Thus, the Court will terminate Prolman’s suspension from the practice of law, effective July 1, 2016. Terminating the suspension on that date will result in Prolman having served a two year suspension, which is within the range of sanctions imposed on some others with no prior disciplinary record for arguably comparable conduct. After that date, Prolman may be reinstated to the active practice of law, subject to compliance with the terms and conditions of this Order.
Therefore, the Court ORDERS:
Dated: March 7, 2016
Donald G. Alexander
Maine Supreme Judicial Court
1The week after the hearing, the Court received one letter from an attorney, dated February 17, 2016. Because it was late and sent directly to the Court, that letter has not been considered.
2See also a later opinion, In re Hughes, 608 A.2d 1220 (Me. 1992). Hughes was a bar admission case of an attorney disbarred in Georgia who had embezzled “more than $400,000” from clients and “engaged in other fraudulent conduct in the practice of law.” 594 A.2d at 1099, 1102. The Court treated it as analogous to a reinstatement case. Hughes was ultimately admitted to practice in Maine while remaining disbarred in Georgia, having paid none of the restitution she had been ordered to pay as a result of her criminal conviction. 608 A.2d 1220.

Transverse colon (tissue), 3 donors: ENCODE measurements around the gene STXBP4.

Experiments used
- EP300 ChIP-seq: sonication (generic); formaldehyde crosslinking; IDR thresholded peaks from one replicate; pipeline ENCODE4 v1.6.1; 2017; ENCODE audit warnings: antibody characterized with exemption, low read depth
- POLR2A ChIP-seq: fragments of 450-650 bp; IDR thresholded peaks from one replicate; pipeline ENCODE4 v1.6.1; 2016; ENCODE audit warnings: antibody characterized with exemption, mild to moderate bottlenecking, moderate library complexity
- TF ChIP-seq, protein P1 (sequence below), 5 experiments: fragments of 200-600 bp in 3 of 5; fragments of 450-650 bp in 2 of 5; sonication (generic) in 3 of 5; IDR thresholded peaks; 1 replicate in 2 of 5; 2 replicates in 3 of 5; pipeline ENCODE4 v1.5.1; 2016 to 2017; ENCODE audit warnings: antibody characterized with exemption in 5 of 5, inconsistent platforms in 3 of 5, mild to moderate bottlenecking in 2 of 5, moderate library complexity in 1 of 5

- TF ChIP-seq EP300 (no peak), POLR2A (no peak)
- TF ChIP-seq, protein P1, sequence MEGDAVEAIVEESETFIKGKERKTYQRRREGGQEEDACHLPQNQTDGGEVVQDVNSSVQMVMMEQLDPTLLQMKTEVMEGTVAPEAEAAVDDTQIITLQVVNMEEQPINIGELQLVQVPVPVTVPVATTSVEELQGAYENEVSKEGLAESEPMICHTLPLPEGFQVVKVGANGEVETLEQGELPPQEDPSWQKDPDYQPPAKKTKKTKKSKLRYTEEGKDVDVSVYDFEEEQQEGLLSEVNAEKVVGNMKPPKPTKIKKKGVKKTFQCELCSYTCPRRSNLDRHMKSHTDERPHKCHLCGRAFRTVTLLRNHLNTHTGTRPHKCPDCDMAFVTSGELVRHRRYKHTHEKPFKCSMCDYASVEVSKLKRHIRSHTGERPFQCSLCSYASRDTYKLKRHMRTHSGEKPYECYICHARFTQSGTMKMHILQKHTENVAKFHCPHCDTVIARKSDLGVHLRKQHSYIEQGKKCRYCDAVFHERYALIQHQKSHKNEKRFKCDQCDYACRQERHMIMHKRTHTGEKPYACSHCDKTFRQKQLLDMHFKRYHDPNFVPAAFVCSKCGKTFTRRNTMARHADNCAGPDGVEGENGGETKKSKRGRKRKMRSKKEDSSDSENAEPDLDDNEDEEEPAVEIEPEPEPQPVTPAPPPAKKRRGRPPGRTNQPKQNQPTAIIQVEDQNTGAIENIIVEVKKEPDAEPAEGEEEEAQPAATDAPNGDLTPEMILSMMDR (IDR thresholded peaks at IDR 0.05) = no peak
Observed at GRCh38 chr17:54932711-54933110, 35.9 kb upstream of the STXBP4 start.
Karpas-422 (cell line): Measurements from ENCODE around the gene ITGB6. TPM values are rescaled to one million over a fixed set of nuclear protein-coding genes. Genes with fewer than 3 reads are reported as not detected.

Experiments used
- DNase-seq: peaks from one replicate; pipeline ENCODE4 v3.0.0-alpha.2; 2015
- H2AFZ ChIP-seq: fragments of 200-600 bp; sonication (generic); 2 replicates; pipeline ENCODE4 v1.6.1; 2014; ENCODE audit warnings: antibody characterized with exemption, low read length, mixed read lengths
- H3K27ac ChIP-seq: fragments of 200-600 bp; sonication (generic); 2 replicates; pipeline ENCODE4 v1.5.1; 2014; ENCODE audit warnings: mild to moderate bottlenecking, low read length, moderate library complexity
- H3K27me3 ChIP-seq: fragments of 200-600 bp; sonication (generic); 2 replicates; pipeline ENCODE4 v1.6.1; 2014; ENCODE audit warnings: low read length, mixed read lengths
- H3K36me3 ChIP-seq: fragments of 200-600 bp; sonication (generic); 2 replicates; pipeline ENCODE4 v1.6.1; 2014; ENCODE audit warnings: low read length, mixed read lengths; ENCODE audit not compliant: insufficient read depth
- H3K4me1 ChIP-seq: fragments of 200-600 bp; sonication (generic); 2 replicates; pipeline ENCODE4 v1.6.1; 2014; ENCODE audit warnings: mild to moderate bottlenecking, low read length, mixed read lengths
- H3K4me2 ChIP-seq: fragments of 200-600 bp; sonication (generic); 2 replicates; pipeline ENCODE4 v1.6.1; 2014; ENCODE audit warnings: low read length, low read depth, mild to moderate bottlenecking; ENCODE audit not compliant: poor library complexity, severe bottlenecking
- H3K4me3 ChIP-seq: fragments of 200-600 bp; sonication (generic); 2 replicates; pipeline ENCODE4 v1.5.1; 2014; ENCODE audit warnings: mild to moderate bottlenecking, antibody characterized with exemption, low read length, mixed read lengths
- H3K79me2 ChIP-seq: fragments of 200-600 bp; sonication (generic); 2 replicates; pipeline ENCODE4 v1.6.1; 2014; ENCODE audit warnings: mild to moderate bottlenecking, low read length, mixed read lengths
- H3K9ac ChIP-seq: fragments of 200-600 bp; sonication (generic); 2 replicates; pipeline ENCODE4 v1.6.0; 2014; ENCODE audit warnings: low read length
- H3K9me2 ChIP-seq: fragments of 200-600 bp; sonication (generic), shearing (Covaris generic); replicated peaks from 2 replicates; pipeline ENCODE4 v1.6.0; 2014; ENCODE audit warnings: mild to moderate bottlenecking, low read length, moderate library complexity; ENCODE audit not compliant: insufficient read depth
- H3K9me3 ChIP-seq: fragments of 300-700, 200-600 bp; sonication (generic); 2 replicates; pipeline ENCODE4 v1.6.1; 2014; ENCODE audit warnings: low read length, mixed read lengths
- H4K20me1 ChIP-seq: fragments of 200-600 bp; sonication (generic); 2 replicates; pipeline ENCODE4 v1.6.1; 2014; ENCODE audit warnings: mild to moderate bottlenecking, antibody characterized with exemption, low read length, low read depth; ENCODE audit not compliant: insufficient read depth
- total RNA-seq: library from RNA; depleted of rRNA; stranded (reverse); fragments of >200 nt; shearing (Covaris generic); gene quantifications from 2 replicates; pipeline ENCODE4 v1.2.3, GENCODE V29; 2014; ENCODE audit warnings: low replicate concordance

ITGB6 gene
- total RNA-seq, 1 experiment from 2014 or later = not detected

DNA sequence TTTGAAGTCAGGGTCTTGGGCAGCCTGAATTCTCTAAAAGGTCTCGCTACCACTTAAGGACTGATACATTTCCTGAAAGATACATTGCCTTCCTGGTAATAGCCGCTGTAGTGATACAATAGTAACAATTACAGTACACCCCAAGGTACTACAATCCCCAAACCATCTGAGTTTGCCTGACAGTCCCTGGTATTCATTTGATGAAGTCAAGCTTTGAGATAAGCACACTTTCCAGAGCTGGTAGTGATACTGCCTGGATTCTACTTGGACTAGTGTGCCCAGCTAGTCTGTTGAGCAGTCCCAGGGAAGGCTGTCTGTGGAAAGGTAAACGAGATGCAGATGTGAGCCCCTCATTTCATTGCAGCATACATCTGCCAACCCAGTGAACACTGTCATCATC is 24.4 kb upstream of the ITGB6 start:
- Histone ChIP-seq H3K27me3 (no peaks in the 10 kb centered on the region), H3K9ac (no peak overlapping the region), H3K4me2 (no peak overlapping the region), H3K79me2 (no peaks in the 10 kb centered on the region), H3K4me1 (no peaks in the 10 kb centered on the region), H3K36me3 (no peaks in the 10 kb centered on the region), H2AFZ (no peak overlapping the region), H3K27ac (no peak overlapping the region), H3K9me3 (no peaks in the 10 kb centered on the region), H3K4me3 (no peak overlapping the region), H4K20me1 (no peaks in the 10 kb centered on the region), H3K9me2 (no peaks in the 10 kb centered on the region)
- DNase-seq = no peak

3An Assistant United States Attorney testified at the February 19, 2016 hearing that discovery of receipts was unusual in a money laundering investigation.
4The total funds received from Jones was $177,875. Evidence indicates that $375 of that sum was paid as incorporation fees for the corporation that Junes had asked Prolman to help him establish. The $375 apparently was not considered laundered funds.
5Maine Bar Rules 21(c) references the American Bar Association “Standards for Imposing Lawyer Sanctions” as including factors to be considered in imposing lawyer discipline. The Court assumes that this ABA document is the same one as the “Standards for Imposing Lawyer Discipline” referenced in the Board’s memorandum.